Pause the music and assign them different characters to pretend to be.

I find this is easier if you print out and laminate pictures of each animal and give them to the children.  

Make duplicates so you have enough for each child.

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Eric Carle Preschool Theme Activities For Your Sand and Water Table!

Cloud Table

Add the following to your water table:

  • Water
  • Many dollops of shaving cream.
  • Cotton balls or cotton batting.

See what shapes your children observe and create to go along with the story ITALIC Little Cloud.

Textured Clouds

Have you ever microwaved soap? I highly recommend that you stock up on Ivory Soap (the original type) because after you do this ONCE, it will be your favorite new science activity!

I have seen many videos and, how cool!  But until writing this theme, had never tried it myself! IT IS AWESOME!  Make this for your Sand and Water Table!  

NOTE:  This ONLY works with Ivory Soap!

More Textured Clouds

You can then add some water (use warm water) and toilet paper to the above microwaved soap and smoosh it all together for clean mud!  

Here are the approximate amounts of toilet paper and water you will need depending on how many bars of soap you use:

  • 1 Bar of Soap:  Add 1/2 to 1 roll of toilet paper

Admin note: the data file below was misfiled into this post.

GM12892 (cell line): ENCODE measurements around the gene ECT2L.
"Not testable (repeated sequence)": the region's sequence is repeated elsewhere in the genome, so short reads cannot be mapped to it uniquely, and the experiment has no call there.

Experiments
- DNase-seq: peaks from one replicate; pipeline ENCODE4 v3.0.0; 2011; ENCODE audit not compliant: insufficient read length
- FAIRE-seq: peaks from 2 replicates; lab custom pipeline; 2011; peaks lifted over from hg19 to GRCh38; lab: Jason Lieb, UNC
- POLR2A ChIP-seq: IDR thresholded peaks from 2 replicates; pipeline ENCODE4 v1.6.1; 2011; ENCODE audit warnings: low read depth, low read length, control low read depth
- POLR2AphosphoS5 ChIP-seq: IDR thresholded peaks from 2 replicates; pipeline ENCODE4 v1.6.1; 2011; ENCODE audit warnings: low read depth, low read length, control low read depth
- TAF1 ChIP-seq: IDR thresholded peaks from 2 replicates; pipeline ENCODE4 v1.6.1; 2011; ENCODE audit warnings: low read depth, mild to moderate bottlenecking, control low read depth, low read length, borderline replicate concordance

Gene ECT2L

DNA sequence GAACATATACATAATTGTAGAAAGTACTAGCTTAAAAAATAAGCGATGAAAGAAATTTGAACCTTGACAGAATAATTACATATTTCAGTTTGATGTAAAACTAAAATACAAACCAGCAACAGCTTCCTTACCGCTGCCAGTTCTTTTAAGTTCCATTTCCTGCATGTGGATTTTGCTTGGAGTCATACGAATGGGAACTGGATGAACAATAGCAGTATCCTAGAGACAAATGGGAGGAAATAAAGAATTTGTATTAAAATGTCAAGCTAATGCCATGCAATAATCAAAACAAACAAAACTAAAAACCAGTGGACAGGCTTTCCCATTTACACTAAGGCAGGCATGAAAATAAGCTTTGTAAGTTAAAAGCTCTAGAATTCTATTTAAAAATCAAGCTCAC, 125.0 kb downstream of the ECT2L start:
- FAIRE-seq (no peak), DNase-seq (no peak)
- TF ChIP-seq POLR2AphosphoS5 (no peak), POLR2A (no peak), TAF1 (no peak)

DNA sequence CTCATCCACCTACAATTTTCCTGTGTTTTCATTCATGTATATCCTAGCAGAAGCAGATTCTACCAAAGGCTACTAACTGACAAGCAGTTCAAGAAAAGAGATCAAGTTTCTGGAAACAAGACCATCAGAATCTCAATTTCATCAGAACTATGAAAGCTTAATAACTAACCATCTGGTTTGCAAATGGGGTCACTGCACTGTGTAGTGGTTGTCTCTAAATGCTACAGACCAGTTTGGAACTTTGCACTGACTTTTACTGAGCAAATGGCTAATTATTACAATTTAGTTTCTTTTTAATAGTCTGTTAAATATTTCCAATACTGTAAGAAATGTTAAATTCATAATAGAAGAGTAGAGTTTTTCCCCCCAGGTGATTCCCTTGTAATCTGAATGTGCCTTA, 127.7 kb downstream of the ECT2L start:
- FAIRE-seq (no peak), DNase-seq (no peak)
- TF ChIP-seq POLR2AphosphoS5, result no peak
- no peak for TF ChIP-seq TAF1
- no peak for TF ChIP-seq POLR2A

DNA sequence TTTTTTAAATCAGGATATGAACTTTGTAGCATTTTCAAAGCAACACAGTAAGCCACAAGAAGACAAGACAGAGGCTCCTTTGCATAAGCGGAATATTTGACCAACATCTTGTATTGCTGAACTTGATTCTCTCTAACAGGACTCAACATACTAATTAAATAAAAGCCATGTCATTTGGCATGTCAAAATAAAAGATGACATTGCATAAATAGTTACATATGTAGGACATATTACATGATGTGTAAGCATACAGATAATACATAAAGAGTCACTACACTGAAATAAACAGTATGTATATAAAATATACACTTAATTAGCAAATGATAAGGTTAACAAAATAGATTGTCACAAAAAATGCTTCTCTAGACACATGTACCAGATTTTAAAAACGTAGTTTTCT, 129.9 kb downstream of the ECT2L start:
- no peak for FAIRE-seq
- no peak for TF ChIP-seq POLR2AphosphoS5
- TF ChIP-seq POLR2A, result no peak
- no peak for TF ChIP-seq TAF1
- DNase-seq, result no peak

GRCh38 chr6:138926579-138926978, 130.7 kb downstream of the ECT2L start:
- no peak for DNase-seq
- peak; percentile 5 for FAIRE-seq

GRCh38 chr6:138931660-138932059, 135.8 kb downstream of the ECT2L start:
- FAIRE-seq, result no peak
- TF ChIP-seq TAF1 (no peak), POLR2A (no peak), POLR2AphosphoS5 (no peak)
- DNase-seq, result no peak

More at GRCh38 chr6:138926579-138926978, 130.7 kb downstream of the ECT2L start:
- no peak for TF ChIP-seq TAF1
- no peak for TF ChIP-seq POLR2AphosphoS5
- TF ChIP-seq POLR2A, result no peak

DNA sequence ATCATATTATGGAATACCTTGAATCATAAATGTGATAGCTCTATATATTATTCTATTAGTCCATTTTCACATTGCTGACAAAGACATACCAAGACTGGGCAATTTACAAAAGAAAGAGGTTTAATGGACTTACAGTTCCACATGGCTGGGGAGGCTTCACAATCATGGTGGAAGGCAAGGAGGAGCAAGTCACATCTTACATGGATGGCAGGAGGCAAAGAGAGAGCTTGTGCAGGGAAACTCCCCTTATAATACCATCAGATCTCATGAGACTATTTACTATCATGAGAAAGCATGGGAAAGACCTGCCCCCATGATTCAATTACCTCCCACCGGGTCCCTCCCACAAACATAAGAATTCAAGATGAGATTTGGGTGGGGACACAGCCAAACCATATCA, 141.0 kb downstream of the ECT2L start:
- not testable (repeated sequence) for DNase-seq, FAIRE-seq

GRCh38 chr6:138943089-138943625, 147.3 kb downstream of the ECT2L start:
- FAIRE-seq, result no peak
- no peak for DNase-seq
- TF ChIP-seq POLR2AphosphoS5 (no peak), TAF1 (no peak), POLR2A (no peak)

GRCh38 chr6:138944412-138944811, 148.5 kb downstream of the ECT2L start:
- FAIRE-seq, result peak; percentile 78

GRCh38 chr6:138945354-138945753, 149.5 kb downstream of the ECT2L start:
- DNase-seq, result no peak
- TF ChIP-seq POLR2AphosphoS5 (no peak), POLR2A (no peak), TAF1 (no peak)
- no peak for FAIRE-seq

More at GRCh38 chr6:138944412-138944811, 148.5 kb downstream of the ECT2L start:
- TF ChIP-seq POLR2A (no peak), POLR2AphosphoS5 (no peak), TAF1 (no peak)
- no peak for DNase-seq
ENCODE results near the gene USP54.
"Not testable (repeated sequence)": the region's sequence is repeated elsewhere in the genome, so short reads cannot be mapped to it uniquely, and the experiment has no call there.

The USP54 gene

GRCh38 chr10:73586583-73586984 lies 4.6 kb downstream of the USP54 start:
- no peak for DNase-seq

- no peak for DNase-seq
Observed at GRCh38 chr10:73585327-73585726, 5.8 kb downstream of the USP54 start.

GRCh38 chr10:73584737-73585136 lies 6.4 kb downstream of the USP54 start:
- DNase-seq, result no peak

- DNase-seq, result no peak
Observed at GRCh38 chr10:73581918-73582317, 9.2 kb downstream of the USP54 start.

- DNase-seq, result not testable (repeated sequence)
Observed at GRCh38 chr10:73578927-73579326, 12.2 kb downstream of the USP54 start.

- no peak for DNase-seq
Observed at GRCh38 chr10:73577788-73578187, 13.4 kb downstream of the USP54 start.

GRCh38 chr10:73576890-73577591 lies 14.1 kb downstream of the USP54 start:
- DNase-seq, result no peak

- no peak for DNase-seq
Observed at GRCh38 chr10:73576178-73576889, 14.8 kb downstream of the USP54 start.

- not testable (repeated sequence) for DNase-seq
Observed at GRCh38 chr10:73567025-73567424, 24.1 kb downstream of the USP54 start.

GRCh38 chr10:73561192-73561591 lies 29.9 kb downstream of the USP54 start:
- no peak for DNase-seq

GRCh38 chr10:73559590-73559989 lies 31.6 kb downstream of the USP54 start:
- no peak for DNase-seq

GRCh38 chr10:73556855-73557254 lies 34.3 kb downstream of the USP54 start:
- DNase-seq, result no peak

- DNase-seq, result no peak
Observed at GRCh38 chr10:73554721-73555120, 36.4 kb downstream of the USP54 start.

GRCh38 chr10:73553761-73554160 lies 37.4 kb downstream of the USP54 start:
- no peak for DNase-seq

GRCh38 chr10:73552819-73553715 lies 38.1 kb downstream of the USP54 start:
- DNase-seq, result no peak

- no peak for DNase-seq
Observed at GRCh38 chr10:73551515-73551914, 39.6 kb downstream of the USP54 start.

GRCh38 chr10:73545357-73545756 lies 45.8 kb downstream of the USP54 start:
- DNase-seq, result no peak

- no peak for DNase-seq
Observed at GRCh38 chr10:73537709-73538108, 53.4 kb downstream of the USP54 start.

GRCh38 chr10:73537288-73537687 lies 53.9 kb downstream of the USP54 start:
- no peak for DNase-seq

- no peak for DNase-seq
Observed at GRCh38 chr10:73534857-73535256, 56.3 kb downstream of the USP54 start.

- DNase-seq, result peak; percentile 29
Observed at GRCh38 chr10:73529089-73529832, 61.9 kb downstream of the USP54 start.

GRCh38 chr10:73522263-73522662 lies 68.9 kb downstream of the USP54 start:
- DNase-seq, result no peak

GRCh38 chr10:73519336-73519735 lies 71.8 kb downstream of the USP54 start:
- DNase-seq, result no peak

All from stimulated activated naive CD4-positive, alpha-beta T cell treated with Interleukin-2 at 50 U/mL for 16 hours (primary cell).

• 2 Bars of Soap:  Add 3/4 to 1 1/4 rolls of toilet paper
  • 3 Bars of Soap:  Add 1-2 rolls of toilet paper.
  • For water, just add a little bit at a time until the texture is very soft and squishy, like mud (only cleaner!).  

Be a Baker!

Help the children become bakers after reading Walter the Baker!

Provide cornstarch and water.  Let the children scoop spoonfuls of each into the table and mix.  

This makes goop.  It is hard once mixed but when they hold it in their hands, their body warmth "melts" it between their fingers!

How About Dough?

This is a different type of dough.  Let the children add baking soda, salt, dish detergent and water in the table.

I premeasured the following into separate bowls and then let each child add some of each!

  • 8 cups of baking soda
  • 8 tablespoons of salt
  • 4 teaspoons of dish detergent

Have the children use their hands to mix this all together.  It feels awesome!

Add about 2 cups of water.

Again, have them mix with their hands!

Now, they should be able to mold this all together